Now about the closeted gay part. Somehow this has always inhibited the full expression of my personality, which contributes to my scarcity of close friends. It's not that I'd be "flamboyant" or obviously gay otherwise (or that I see anything wrong with this), but I feel that being closeted prevents me from really being myself around acquaintances to allow for a possible close friendship. It makes me feel insecure to have to hide this. But I am a part of a closeted gay relationship with my first and only boyfriend, now of nearly 4 years, and this is something I am also very proud of, but someday we'd both like to just be free to express our affection publicly. It's very hard to do that right now for a myriad of reasons, and if it were easier for us to come out of the closet, we definitely would.
Well...back to HS and college. I did well cus I did nothing but study. My social life sucked and I was too afraid to try internships or summer jobs. 4 years would elapse between graduation from UC and entry into my BSN program in the Indonesia. In that time I'd focus on weight loss, take up nursing prerequisite classes part time in various community colleges, and help my mother take care of my physically ill father, who had cancer. I would accompany him on doctor's appointments, drive him to and from a dialysis center, and prepare his meals. He eventually passed away which is why I traveled back to Indonesia, to bury him. For what it's worth, I had also earned CNA certification in those 4 years as a prerequisite for an entry level masters in nursing program in CA. But I was denied admission.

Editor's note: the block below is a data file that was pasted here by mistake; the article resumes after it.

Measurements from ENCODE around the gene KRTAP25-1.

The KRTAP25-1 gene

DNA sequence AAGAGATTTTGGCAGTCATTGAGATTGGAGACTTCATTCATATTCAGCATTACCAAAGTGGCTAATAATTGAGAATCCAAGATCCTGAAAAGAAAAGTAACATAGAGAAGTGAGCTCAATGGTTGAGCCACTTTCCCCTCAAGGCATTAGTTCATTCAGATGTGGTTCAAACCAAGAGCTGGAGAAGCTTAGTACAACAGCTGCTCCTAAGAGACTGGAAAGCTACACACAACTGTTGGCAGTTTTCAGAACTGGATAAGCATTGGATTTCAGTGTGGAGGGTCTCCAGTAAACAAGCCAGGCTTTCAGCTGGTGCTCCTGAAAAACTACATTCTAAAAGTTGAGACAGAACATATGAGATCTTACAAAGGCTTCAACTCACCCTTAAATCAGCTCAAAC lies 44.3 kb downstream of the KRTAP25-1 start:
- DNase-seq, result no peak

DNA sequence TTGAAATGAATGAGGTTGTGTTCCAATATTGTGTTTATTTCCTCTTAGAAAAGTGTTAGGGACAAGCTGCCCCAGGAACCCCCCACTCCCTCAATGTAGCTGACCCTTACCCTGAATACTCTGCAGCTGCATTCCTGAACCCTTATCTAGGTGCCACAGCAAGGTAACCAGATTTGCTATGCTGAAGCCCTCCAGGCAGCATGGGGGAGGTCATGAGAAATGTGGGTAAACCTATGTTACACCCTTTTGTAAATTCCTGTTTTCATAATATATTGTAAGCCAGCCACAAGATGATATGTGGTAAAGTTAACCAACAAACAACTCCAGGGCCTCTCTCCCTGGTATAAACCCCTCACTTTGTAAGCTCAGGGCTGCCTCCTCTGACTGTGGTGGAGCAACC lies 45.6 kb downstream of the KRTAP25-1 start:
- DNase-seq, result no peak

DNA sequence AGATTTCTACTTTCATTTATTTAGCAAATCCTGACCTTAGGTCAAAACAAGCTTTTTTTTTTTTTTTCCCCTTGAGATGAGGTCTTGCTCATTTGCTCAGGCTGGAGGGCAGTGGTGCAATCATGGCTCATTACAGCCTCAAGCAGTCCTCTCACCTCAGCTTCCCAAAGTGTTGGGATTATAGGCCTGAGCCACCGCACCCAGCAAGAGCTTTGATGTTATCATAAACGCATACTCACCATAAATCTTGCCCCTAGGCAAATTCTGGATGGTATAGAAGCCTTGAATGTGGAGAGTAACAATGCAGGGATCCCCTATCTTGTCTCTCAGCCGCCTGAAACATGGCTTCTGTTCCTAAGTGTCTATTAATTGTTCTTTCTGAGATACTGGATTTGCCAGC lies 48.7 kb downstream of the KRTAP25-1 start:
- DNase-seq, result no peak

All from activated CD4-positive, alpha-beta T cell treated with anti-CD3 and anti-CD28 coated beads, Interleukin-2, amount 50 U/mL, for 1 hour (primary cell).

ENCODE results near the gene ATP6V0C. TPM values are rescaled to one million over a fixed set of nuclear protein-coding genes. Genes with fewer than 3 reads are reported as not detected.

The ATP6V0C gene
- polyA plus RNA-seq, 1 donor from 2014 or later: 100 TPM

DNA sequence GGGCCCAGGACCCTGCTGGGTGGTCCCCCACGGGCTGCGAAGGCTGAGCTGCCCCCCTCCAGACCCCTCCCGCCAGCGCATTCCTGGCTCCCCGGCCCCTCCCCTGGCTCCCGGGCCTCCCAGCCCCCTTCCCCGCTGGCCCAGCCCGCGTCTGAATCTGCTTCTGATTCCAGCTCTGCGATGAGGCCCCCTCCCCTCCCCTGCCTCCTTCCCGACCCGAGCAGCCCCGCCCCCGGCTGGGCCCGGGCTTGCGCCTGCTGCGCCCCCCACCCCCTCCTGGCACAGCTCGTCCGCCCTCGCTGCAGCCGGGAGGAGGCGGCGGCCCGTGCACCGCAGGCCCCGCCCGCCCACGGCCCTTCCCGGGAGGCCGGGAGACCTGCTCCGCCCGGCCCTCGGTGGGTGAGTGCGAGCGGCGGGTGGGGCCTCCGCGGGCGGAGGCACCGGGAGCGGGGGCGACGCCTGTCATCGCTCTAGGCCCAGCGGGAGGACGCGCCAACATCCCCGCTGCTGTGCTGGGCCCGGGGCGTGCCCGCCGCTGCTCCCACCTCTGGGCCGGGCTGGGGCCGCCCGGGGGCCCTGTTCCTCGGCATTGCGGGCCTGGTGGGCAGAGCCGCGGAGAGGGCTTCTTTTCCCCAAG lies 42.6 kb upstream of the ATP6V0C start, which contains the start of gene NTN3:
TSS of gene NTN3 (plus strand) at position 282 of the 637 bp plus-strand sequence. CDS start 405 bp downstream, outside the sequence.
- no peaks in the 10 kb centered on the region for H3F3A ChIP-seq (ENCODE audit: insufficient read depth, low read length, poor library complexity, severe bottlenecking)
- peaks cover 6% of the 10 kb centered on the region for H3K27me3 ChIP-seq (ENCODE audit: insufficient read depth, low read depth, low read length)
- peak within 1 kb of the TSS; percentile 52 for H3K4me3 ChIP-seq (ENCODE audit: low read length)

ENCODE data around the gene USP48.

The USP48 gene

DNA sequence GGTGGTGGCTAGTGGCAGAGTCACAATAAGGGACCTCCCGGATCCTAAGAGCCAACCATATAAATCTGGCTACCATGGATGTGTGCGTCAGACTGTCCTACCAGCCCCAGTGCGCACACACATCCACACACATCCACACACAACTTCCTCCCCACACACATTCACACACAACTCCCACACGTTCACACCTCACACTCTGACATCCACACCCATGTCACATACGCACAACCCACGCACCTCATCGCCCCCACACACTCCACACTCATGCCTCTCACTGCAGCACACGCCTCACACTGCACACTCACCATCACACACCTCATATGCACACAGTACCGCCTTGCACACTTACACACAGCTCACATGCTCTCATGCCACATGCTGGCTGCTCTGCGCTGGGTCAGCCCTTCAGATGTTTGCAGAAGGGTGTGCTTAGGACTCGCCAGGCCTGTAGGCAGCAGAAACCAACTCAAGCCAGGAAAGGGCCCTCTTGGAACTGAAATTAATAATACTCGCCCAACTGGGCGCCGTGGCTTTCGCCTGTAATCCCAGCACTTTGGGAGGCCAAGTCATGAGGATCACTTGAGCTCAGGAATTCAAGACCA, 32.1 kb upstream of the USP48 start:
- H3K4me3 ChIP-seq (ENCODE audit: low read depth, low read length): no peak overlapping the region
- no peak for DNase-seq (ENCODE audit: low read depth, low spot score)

So I took up nursing in Indonesia. I managed to do well considering the slight language barrier, as I never really learned my native tongue too well since I moved to the US at an early age. On a positive note though, I think I do well with patients for the most part. It's the initial greetings and getting-to-know-you bit, especially with their families and friends, that I tend to struggle with. But somehow, the fact that I have some defined therapeutic relationship with them takes a little bit of the edge off from the "performance" aspect I most fear in nonprofessional, social relationships. In fact, I've surprised myself that I can establish really good rapport with patients sometimes, and part of the reason I've done so well in nursing school is because I can think outside of the box and be quite creative in my approach to establish that rapport. I've composed a list of the out-of-the ordinary measures in case I can cite them for prospective employers. In spite of my shyness, I know in my heart of hearts that I am a compassionate guy and can become a really effective nurse someday. I just need to get my foot in the door, tough out the initial jitters, and continue to learn to hone my cognitive and motor skills. I know my heart and attitude are in the right place.
In any case, the only reason I mention any of that is because I wonder if it any of it will matter in terms of explaining my lack of an employment history considering my age, or whether I should even broach them to my prospective employer in the first place. What do you guys think? I'd really appreciate any feedback. This has gotten to be a really lengthy post and there's so much more to say but I better end it here. Thanks so much for reading and for your support.